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Purchasing power soars as terms of trade hit 37-year high

Dairy's golden run lifted New Zealand's terms of trade to a 37-year high in the June quarter, and while Statistics New Zealand believes dairy prices have peaked, returns should remain high for years yet.

Dairy's golden run lifted New Zealand's terms of trade to a 37-year high in the June quarter, and while Statistics New Zealand believes dairy prices have peaked, returns should remain high for years yet.

The terms of trade, which represents our purchasing power with the rest of the world,  rose 2.3 percent to their highest level since March 1974.

That means 2.3 percent more imported goods could be funded by a fixed quantity of exported goods than in the March 2011 quarter. 

The latest rise was due to export prices rising (up 1.8 percent) and import prices falling (down 0.5 percent).

Strong increases in dairy and meat prices have been key contributors to the increasing terms of trade over the past year, government statistician Geoff Bascand said.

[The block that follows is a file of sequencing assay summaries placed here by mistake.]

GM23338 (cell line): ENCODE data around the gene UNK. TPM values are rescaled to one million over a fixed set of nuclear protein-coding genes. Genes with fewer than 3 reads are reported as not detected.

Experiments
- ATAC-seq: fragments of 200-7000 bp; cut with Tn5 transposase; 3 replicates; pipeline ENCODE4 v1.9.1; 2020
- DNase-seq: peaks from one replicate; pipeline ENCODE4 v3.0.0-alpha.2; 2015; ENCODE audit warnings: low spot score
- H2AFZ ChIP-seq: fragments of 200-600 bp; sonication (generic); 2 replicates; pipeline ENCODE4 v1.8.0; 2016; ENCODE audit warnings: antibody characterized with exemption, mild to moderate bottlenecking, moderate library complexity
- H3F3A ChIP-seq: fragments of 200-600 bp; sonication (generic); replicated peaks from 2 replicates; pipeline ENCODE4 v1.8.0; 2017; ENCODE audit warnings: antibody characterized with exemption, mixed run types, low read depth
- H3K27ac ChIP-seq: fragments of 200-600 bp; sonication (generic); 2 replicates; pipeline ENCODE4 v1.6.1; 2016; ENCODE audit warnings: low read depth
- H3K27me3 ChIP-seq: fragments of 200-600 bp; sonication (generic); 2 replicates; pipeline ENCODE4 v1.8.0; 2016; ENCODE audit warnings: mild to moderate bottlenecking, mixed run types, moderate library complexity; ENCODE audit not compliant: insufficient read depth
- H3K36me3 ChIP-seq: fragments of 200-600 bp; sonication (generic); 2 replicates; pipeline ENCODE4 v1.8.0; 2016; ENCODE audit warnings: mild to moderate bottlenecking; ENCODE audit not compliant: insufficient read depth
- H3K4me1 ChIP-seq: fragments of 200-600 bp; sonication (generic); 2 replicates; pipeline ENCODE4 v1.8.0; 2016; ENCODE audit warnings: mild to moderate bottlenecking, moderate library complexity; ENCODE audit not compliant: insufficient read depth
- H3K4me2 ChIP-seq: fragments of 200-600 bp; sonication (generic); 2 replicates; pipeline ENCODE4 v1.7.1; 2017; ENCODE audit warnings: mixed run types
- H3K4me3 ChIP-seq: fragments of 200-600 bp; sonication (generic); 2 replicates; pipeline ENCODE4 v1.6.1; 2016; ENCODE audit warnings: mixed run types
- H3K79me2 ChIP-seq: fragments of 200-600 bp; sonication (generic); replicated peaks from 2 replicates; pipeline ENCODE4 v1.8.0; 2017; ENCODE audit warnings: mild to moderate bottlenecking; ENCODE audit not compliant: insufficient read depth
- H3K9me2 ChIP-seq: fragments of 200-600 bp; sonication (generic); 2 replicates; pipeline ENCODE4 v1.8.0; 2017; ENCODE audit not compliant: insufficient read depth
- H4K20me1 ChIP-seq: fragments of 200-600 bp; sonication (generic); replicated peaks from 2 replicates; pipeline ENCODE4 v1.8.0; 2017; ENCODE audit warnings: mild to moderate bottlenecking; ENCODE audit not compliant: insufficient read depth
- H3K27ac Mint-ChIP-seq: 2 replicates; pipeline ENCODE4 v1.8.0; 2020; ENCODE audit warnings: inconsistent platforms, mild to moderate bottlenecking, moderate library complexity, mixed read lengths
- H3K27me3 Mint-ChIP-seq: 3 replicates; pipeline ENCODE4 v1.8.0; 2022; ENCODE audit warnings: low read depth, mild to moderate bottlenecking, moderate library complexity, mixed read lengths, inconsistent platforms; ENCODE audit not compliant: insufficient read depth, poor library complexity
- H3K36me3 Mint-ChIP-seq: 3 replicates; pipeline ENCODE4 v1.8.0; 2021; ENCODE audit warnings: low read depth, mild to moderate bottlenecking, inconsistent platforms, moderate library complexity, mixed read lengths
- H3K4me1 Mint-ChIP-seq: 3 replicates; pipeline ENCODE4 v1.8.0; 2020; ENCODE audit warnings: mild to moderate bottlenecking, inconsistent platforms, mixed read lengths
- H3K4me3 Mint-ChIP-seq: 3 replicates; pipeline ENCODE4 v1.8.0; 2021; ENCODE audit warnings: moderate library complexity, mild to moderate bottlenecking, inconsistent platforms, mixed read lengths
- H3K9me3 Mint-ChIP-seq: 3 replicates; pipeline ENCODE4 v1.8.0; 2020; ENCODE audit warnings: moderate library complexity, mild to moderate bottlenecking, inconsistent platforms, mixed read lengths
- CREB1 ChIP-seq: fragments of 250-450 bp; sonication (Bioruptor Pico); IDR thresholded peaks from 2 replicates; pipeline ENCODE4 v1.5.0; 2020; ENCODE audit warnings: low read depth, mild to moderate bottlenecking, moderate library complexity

Dairy prices climbed 4.5 percent and meat prices also lifted strongly this quarter, up 2.9 percent largely due to higher lamb prices (which are up 30 percent from a year ago). Wool prices also surged, rising 12 percent, and up a whopping 58 percent over the year. High cotton prices, as a result of poor global harvest, have been the driver behind stronger wool prices over the past year.

Much of the export‐led recovery over the past year has largely been in prices and incomes rather than increased production. However, ongoing caution in the rural sector has seen much of the increased revenue saved, rather spent, muting the stimulatory impact of higher export prices on the rest of New Zealand.

Export volumes lifted 0.5 percent over the quarter, largely driven by a surge in non‐food manufactured exports.  But import prices dropped 2.4 percent, the first fall since June 2009.

Import prices fell 0.5 percent following the previous quarter’s 5.4 percent increase. Petrol prices rose strongly, reflecting increases in global oil prices, while machinery and equipment drove the most significant downward contributions. Excluding petrol prices, import prices fell 1.4 percent.